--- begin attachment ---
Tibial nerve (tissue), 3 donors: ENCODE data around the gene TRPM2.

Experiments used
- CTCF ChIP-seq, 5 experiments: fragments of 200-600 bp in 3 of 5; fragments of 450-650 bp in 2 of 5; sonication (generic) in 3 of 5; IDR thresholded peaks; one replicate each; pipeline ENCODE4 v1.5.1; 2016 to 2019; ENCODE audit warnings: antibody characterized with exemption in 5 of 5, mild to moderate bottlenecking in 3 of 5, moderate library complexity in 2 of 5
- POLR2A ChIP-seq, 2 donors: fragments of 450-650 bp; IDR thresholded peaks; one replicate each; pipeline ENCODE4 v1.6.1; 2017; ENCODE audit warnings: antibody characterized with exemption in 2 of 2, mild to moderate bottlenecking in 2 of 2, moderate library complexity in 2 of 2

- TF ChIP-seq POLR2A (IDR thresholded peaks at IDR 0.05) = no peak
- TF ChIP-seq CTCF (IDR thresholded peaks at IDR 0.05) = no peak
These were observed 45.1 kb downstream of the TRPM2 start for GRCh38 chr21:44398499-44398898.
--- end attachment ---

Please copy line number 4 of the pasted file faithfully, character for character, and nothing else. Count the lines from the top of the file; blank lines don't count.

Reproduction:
- POLR2A ChIP-seq, 2 donors: fragments of 450-650 bp; IDR thresholded peaks; one replicate each; pipeline ENCODE4 v1.6.1; 2017; ENCODE audit warnings: antibody characterized with exemption in 2 of 2, mild to moderate bottlenecking in 2 of 2, moderate library complexity in 2 of 2